Staying Safe With A Traveler’s Insurance Kit
A Traveler’s Insurance Kit: Emergency Safety for the Road
By Kent St. John
GoNOMAD Senior Travel Editor
BEFORE YOU GO
Before you leave for your adventure, there are a few things you should gather. Do some pre-trip research and purchasing. Travel Safety Information
The first place to visit is the State Department Consular Affairs site at travel.state.gov. This site offers travel advisories, warnings, and other important information pertaining to visas and official type things. Vital when traveling to areas that have seen uprisings, wars or political instability.
Purchase travel insurance
Travel insurance is getting more affordable and more necessary. Make sure to purchase trip cancellation insurance, including medical and emergency evacuation coverage, before you go. If you plan a longer trip, or multiple trips, check out the new multi-trip policies that cover you all year long (See Safe All Year )
Get your immunizations
Make sure to be up to date on your required immunizations, and if you are traveling to a malarial area, make sure to bring plenty of anti-malarial medications (enough to last at least four weeks longer than you plan to stay…just in case).
Get your visas
There’s nothing worse than arriving someplace without the necessary visa for entry. While you can often get visas for other countries once you arrive in your destination, it is important to check that first and make sure you have any visas you might not be able to procure en route.
BUILDING YOUR KIT
There are several items to include in your kit, which is to be carried with you when you go. It’s a good idea to make several copies of each of these things. Put one copy of everything in the same place as your passport and money. Hide another copy somewhere in your luggage, and give the third and fourth copies to people back home–Guardian Angels–who can help you with any emergencies from home. Guardian Angels should be willing and able to overnight you all the information in your kit, wire funds, whatever. If you can, choose several angels–sometimes connecting with just one can be difficult.
- Write down the names, addresses and phone numbers of your consulates and embassies in the countries you are visiting. One of the consular section’s primary functions is to provide emergency services to travelers–such as replacing a passport, locating medical assistance, arranging the transfer of funds, and locating you if a family crisis occurs.
- Carry several passport photos and several photocopies of the first two pages of your passport. The passport photos will be useful in any event for acquiring a visa for last minute destination choices throughout Southeast Asia. For example, to get a visa in Bangkok for Vietnam you will need at least two photos.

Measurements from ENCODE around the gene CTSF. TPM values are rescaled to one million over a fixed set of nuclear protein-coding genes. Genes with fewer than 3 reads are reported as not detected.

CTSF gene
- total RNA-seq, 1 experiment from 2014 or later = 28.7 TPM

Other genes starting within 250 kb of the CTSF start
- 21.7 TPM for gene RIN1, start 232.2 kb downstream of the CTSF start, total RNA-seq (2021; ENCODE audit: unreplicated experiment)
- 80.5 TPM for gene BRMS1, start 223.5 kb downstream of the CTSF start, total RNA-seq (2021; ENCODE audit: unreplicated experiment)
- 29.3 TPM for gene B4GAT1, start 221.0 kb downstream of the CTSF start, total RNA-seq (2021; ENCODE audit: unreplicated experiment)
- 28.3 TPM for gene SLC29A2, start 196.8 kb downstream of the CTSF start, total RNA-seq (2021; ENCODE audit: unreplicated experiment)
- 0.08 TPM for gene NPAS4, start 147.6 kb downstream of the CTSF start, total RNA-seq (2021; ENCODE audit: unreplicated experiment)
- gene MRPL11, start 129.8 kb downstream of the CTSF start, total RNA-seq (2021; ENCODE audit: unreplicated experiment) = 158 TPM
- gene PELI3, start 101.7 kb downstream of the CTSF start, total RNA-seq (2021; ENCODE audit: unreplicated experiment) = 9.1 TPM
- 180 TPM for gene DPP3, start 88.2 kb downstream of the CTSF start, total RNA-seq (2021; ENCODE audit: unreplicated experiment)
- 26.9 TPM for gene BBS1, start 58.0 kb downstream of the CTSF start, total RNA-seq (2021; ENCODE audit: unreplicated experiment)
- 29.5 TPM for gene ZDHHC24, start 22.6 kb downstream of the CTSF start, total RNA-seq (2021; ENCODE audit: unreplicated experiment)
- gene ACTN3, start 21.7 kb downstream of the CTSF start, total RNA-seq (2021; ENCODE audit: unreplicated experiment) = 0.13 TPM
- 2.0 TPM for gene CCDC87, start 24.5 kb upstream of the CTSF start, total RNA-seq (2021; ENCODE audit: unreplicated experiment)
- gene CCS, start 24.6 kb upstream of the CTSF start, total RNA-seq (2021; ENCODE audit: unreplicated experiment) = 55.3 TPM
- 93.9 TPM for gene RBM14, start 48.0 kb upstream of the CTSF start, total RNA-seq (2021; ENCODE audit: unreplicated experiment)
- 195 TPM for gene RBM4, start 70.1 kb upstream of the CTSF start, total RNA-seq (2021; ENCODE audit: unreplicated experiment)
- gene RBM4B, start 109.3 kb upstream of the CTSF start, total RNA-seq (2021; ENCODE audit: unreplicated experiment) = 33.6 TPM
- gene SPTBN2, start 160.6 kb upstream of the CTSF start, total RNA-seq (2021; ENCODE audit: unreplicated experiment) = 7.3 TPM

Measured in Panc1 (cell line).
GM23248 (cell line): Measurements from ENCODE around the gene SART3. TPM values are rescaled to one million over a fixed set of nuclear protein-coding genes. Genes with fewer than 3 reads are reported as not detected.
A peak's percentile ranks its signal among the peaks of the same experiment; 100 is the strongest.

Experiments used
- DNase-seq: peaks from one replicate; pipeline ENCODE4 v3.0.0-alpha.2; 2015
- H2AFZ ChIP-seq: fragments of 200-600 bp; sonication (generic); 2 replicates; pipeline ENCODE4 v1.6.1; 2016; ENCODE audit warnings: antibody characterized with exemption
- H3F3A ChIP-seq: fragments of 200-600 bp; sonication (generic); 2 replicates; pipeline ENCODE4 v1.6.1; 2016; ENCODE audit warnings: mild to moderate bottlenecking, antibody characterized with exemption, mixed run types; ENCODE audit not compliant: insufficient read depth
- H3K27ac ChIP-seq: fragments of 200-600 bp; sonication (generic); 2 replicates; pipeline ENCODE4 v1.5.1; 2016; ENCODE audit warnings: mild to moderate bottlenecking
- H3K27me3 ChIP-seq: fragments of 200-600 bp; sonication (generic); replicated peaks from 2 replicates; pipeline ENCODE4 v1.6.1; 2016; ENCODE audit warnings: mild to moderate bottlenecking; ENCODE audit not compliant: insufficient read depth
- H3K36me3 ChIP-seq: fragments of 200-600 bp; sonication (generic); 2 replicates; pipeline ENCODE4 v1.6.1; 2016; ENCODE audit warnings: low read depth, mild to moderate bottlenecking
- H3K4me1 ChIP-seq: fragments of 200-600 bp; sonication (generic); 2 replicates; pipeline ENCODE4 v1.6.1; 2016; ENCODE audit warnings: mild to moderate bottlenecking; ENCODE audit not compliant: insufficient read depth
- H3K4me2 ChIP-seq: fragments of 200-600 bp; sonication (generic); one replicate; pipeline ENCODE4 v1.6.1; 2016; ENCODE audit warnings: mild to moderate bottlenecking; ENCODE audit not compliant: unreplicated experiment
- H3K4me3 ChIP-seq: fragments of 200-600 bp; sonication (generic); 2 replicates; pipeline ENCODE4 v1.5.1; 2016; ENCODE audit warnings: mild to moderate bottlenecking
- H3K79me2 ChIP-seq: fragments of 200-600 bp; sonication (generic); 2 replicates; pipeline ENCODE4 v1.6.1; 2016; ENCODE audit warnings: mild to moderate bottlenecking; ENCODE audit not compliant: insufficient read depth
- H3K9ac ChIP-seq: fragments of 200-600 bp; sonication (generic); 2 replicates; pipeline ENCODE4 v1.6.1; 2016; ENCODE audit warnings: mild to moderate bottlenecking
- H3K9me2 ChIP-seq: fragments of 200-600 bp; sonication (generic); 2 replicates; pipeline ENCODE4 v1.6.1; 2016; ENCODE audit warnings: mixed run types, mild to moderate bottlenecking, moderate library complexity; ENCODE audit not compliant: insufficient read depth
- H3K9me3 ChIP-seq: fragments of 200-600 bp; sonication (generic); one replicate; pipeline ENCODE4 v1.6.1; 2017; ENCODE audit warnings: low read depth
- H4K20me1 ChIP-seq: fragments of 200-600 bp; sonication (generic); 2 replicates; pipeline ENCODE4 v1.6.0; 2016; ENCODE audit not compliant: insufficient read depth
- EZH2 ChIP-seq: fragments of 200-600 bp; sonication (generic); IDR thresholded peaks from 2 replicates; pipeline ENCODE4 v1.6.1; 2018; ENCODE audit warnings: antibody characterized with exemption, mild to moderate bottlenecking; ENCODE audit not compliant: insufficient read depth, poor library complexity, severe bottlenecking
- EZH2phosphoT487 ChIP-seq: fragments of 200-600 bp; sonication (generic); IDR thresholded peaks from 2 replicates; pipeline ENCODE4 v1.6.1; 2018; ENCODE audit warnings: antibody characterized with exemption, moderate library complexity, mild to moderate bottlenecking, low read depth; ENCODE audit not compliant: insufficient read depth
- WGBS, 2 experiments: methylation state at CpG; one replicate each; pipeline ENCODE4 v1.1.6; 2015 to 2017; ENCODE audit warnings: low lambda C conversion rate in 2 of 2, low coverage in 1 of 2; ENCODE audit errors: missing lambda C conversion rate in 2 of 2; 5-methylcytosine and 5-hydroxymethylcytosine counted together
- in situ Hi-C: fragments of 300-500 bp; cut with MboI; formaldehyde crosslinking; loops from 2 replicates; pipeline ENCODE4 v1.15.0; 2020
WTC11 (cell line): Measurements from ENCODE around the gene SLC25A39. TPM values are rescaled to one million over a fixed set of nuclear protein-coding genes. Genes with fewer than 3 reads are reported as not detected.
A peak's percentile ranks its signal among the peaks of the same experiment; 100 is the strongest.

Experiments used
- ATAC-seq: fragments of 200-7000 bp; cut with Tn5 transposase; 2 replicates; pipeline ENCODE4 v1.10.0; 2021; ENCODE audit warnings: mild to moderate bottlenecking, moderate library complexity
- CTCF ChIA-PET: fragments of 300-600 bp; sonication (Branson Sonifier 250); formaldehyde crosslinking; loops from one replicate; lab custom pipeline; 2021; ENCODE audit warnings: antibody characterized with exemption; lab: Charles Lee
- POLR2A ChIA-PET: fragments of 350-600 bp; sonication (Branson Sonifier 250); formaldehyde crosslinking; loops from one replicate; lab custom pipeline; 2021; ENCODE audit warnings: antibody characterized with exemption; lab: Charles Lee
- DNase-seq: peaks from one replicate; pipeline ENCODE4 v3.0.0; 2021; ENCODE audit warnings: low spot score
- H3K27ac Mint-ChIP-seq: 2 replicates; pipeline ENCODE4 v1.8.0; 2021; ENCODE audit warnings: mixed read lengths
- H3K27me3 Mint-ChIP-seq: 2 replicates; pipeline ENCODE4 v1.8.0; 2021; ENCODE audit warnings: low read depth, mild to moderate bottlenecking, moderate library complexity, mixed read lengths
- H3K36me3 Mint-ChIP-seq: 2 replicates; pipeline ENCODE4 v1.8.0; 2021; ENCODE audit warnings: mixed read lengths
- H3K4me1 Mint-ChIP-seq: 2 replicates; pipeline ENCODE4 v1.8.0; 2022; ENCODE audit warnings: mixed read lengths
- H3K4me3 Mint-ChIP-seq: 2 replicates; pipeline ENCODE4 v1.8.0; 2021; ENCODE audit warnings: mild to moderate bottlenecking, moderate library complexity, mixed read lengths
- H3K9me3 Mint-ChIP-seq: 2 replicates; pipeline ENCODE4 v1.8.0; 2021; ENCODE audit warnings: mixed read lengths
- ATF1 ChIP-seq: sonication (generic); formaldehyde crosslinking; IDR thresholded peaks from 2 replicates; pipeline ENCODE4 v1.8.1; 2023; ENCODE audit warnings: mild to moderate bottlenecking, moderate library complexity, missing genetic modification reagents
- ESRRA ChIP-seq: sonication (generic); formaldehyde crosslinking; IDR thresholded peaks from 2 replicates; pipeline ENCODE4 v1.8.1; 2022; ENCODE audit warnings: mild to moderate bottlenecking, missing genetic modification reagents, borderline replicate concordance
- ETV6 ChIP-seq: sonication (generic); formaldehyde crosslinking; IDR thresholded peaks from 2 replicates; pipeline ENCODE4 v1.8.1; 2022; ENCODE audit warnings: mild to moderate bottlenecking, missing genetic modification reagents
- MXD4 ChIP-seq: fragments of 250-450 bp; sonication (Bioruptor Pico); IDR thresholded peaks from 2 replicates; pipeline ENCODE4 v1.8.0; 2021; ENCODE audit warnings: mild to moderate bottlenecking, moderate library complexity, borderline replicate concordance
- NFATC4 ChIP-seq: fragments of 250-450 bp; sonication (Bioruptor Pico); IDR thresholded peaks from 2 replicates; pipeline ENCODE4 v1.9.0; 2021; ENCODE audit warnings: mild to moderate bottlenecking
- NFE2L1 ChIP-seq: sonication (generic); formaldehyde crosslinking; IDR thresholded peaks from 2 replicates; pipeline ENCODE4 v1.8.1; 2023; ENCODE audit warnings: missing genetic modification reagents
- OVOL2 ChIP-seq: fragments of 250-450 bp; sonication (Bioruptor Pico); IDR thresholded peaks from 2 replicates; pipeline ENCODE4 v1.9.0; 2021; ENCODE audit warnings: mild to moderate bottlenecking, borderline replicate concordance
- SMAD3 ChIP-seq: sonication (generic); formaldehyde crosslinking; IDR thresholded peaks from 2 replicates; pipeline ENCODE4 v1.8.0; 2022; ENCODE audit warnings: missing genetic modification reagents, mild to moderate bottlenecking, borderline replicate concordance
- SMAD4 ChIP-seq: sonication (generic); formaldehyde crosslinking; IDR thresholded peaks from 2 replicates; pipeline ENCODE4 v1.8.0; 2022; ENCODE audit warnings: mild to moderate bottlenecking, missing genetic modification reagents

- A copy of your birth certificate is also a big time saver if you need to replace a lost or stolen passport.
- Make several copies of your plane tickets and itinerary. All airlines have different policies on lost or stolen tickets, but copies will get you better results and possibly get you home more cheaply!
- Make copies of yourtravel insurance claim and contact information. Necessary if you need to file or contact them in an emergency.
- Make copies of your immunization record. You may need it in an emergency or as proof of your vaccines for visas.
- Make copies of that all-important credit card info: issuers, numbers and the phone numbers to call when they are missing. Replacement cards can be sent far quicker if you know where to call, locally if possible. (see CONTACTS for local numbers)
- Add copies of all prescriptions that you require or are taking.
- Make a copy of your Guardian Angels’ names, addresses and phone numbers with a big heading that says, “Contact in Emergency.”
Nothing can tighten your throat like reaching for money that just isn’t there anymore. Always keep a very hidden and untouched supply of money (enough to survive for three days) and, if possible, a few checks and one credit card. It may take a few days to have new credit cards delivered or funds wired. If you have a credit card, you can use an ATM machine–the front line of emergency cash. In an emergency, have your Guardian Angel make a payment or deposit to your bank or card company. (You can leave them some cash to do this with!)
- If possible, carry an American Express Card. You can cash a personal check at hundreds of AMEX offices throughout the world.
- Western Union (800-325-6000) is another possible way to send money worldwide. It is costly and someone back home must come up with the money, but it’s a viable alternative.
- The Overseas Citizens Service, part of the US Department of State, can also be of help in transferring money overseas. This process is the lengthiest but full information can be found at travel.state.gov/money.html or by calling 202-647-5225.
The best way to keep a “no worries” attitude is to travel with your wits about you.
- Keep your valuables in a place not accessible to thieves and pickpockets.
- While lodging, have your documents locked up or kept on your person (a neck pouch, waist or ankle belt are great places to stash your stuff).
- In the event of a theft or other emergency, file a police report and then, if necessary, contact your nearest embassy or consulate